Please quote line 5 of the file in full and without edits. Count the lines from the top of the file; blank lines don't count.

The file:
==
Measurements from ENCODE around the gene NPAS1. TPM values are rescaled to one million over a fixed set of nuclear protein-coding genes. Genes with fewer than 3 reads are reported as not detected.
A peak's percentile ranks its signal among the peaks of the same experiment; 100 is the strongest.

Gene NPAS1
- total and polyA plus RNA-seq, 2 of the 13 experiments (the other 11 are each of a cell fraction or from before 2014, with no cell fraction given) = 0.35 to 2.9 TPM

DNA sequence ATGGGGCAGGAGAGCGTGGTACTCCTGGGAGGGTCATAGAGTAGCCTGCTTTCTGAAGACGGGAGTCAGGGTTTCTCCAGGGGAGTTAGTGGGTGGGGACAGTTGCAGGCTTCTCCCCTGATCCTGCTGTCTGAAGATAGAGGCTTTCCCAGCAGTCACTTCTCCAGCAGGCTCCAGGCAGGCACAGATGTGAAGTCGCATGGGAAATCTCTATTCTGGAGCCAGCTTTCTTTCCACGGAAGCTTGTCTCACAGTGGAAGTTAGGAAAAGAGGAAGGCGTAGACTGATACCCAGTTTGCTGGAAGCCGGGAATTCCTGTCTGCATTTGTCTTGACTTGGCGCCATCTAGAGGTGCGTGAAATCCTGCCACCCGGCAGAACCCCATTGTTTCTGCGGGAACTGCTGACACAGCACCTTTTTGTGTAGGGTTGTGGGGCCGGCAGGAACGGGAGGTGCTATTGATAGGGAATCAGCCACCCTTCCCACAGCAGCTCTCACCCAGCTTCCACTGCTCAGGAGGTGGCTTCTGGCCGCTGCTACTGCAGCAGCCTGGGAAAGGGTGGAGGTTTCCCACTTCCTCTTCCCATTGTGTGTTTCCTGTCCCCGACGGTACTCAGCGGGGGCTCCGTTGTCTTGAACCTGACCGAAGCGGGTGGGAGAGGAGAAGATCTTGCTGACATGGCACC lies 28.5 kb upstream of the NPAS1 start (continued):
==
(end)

DNA sequence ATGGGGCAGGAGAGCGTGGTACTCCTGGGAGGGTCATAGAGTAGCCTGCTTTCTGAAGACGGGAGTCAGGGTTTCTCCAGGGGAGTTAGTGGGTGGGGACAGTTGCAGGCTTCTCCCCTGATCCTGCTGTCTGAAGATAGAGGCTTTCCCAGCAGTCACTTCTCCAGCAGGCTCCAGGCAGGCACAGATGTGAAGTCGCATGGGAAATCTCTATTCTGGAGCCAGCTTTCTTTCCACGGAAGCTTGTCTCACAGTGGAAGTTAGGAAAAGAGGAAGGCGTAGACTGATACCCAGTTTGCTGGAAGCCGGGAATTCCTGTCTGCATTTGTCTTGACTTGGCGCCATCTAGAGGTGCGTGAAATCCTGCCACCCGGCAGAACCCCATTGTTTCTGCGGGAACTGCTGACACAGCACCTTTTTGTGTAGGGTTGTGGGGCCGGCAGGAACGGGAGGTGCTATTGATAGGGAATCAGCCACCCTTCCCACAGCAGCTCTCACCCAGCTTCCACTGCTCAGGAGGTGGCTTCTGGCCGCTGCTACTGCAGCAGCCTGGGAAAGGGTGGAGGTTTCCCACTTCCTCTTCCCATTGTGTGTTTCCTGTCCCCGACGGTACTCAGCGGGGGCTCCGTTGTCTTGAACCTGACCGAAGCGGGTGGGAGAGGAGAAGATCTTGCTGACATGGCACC lies 28.5 kb upstream of the NPAS1 start (continued):